7. Running Tests If there are any

Instructions for running tests are usually in the project’s README.md or CONTRIBUTING.md files. It’s important to make sure that you don’t break anybody else’s work. If there are any tests that fail, your work will probably not be accepted until either you fix your code or change the test.

If there are no tests, well then… I guess you know what your next contribution should be 😉

For uniswap, you can run tests by running the command npm hardhat test on your terminal. If all tests pass you are ready to publish your changes!

8. Creating a pull request

To let the maintainer or contributor know that you are ready to submit your changes, you can go to the repository URL > Pull requests tab > click on the Compare & pull request. See figure below.

9. Expect changes and be patient

Next up, a maintainer or contributor will review your code. This is an important part of doing open source!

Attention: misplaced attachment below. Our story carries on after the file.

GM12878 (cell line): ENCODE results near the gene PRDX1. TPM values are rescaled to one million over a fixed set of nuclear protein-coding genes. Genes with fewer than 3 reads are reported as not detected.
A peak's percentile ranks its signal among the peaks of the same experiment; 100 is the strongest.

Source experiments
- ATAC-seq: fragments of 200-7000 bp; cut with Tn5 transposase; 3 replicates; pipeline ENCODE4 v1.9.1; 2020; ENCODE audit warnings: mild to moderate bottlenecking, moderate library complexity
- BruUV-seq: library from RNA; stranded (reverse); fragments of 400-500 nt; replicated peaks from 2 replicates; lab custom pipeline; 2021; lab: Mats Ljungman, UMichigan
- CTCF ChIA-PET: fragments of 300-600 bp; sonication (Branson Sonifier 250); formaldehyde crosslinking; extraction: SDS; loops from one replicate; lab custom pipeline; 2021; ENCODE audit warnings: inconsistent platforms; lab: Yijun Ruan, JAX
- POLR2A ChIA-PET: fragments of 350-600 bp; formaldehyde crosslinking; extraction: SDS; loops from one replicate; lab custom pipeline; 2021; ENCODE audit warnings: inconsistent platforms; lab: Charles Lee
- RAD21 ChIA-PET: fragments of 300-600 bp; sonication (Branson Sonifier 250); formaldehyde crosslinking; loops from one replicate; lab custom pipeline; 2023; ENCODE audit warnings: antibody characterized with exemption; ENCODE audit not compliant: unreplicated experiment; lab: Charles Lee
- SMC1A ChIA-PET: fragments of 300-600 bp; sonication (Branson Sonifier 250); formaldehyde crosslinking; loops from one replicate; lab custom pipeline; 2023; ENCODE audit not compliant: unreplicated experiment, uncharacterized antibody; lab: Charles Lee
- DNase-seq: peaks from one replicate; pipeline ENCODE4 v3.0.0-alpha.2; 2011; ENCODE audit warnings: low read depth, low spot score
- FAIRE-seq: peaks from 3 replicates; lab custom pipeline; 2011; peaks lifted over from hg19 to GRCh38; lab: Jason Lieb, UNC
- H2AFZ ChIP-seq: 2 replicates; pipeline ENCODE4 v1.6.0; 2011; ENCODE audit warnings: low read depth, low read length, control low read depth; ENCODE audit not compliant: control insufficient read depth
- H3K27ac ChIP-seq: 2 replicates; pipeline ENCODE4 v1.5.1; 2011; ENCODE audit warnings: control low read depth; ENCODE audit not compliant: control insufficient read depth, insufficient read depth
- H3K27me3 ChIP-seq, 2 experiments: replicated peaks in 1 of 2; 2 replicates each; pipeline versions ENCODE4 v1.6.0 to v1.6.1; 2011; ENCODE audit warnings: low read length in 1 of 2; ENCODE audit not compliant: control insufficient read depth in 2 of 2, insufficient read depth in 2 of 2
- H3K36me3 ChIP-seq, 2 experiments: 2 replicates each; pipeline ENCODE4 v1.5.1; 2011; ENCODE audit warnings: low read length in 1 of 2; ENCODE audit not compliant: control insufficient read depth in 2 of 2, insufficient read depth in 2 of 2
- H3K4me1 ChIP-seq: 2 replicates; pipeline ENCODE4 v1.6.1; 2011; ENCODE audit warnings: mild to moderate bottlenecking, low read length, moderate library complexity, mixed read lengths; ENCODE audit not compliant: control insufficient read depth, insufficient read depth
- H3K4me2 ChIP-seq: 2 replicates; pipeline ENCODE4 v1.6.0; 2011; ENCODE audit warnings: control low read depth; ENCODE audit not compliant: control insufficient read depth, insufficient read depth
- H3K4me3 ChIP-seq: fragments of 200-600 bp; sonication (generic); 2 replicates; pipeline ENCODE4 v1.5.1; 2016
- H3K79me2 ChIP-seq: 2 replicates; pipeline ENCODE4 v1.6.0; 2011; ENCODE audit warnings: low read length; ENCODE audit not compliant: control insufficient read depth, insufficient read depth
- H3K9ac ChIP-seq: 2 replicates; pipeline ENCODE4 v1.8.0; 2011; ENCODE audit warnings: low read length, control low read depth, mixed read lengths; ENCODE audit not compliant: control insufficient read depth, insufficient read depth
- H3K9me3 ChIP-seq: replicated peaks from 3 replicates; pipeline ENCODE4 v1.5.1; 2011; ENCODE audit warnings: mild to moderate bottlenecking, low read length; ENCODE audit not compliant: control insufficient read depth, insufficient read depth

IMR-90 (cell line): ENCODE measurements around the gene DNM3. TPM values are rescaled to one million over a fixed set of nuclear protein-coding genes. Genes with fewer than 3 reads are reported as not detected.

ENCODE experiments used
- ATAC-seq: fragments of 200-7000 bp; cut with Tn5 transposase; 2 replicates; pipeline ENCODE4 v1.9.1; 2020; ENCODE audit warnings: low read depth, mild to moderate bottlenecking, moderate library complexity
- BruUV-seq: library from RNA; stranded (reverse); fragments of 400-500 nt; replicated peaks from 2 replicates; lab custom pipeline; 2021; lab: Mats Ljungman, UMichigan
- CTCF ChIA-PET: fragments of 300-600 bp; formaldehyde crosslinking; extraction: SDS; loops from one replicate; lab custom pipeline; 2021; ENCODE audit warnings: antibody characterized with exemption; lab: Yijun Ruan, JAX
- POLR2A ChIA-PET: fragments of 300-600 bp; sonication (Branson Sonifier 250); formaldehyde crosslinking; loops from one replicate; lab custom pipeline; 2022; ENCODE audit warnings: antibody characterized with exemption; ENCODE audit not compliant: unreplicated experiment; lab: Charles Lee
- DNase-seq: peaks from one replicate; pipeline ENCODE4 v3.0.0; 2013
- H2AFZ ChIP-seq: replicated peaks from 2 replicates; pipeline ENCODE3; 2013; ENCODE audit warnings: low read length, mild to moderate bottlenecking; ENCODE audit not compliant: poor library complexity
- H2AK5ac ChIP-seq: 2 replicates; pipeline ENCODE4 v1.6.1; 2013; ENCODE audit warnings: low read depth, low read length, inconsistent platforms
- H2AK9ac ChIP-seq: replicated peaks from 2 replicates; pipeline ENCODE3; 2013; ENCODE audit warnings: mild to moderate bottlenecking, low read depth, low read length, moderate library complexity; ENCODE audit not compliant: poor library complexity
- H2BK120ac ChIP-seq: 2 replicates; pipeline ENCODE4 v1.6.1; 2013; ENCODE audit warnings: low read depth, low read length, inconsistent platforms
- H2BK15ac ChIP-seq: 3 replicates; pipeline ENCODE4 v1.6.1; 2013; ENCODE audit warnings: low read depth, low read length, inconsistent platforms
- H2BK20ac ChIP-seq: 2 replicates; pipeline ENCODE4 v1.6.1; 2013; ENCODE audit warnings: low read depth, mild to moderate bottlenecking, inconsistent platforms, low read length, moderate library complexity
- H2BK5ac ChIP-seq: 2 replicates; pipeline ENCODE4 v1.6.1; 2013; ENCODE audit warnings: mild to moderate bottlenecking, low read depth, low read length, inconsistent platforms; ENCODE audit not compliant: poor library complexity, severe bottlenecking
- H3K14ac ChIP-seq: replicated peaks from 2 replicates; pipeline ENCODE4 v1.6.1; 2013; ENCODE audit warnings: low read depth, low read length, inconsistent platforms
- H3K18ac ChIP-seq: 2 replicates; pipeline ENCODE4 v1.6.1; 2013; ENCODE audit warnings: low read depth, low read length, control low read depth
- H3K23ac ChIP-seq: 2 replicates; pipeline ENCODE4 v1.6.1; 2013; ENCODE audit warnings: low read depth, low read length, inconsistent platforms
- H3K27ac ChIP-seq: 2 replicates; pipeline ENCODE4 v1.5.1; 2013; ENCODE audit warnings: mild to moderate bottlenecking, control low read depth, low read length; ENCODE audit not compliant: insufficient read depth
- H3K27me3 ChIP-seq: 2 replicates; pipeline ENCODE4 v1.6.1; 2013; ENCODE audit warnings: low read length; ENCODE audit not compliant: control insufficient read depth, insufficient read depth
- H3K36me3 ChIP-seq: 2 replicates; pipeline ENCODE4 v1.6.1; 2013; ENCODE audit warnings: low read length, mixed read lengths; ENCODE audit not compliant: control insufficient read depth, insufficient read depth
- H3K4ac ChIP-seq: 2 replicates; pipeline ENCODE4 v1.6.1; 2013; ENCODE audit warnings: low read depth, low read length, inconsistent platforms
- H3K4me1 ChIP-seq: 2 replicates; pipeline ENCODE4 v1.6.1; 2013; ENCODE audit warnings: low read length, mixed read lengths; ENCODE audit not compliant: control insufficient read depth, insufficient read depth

If someone asks you to make changes, don’t feel bad! It’s part of the learning process. Most maintainers will be so happy for the help and love having new people pitch in. Keep in mind it may take a little while before someone reviews your work. If no one gets to you within a couple weeks, it may be appropriate to @ a maintainer in a comment on your PR.

Just remember that they are volunteers, so please be kind. A good way to figure out who to ping is looking at the closed pull requests and seeing who commented/did the merges.

10. Once your work is approved, it will be merged in!

Congratulations and thank you for giving back to the open source community 🙂 This whole thing only works because of people like you and you are officially an open source contributor!

Closing Thoughts

As an open source developer you have come a long way. As next steps you could start attending conferences, work your way up to get paid for open source development, be a mentor and apply to open source competitions or shine your CV. You should mention all the projects that you have contributed to on your CV or add a link to your GitHub account on your CV or in a cover letter. You’ll be doing great, we believe in you!